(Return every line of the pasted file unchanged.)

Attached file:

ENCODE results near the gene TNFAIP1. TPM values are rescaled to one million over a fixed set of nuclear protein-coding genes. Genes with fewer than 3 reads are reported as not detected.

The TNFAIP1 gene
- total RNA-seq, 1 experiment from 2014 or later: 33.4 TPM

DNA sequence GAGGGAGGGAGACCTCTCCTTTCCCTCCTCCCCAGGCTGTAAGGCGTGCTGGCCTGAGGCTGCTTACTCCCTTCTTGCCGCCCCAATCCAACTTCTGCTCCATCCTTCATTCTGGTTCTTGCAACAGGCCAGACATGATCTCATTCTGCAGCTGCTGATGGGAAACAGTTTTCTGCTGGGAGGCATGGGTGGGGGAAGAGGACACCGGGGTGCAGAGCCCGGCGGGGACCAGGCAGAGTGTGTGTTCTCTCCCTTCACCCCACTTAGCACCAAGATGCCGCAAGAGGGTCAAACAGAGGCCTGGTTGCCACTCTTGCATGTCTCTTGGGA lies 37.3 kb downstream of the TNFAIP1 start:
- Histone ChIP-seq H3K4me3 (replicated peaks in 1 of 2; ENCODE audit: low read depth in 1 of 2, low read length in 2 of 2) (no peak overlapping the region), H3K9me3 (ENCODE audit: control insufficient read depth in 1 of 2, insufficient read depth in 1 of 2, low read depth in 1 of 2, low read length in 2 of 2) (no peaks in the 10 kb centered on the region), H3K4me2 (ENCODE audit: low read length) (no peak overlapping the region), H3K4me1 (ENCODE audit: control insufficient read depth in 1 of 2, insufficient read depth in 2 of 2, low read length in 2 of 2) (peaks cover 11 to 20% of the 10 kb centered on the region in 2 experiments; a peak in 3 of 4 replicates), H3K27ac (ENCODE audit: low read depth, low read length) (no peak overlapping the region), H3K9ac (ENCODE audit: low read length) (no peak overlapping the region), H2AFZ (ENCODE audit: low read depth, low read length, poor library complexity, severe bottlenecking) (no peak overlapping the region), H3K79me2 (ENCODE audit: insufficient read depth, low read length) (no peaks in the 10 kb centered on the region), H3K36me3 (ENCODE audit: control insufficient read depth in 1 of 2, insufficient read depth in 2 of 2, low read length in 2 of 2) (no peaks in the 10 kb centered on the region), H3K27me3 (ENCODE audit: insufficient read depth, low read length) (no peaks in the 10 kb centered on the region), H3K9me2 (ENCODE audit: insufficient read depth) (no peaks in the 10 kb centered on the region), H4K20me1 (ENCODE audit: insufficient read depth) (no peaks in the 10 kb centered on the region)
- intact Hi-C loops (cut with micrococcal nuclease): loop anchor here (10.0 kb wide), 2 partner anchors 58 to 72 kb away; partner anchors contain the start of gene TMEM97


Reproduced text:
ENCODE results near the gene TNFAIP1. TPM values are rescaled to one million over a fixed set of nuclear protein-coding genes. Genes with fewer than 3 reads are reported as not detected.

The TNFAIP1 gene
- total RNA-seq, 1 experiment from 2014 or later: 33.4 TPM

DNA sequence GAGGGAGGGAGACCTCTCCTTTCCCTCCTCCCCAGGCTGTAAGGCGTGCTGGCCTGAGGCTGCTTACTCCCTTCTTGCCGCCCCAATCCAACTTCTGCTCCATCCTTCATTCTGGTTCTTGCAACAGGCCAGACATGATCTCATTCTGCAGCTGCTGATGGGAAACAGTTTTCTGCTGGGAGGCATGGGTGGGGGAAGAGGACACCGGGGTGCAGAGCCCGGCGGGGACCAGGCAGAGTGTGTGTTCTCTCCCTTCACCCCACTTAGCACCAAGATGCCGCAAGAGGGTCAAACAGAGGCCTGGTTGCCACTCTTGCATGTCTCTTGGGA lies 37.3 kb downstream of the TNFAIP1 start:
- Histone ChIP-seq H3K4me3 (replicated peaks in 1 of 2; ENCODE audit: low read depth in 1 of 2, low read length in 2 of 2) (no peak overlapping the region), H3K9me3 (ENCODE audit: control insufficient read depth in 1 of 2, insufficient read depth in 1 of 2, low read depth in 1 of 2, low read length in 2 of 2) (no peaks in the 10 kb centered on the region), H3K4me2 (ENCODE audit: low read length) (no peak overlapping the region), H3K4me1 (ENCODE audit: control insufficient read depth in 1 of 2, insufficient read depth in 2 of 2, low read length in 2 of 2) (peaks cover 11 to 20% of the 10 kb centered on the region in 2 experiments; a peak in 3 of 4 replicates), H3K27ac (ENCODE audit: low read depth, low read length) (no peak overlapping the region), H3K9ac (ENCODE audit: low read length) (no peak overlapping the region), H2AFZ (ENCODE audit: low read depth, low read length, poor library complexity, severe bottlenecking) (no peak overlapping the region), H3K79me2 (ENCODE audit: insufficient read depth, low read length) (no peaks in the 10 kb centered on the region), H3K36me3 (ENCODE audit: control insufficient read depth in 1 of 2, insufficient read depth in 2 of 2, low read length in 2 of 2) (no peaks in the 10 kb centered on the region), H3K27me3 (ENCODE audit: insufficient read depth, low read length) (no peaks in the 10 kb centered on the region), H3K9me2 (ENCODE audit: insufficient read depth) (no peaks in the 10 kb centered on the region), H4K20me1 (ENCODE audit: insufficient read depth) (no peaks in the 10 kb centered on the region)
- intact Hi-C loops (cut with micrococcal nuclease): loop anchor here (10.0 kb wide), 2 partner anchors 58 to 72 kb away; partner anchors contain the start of gene TMEM97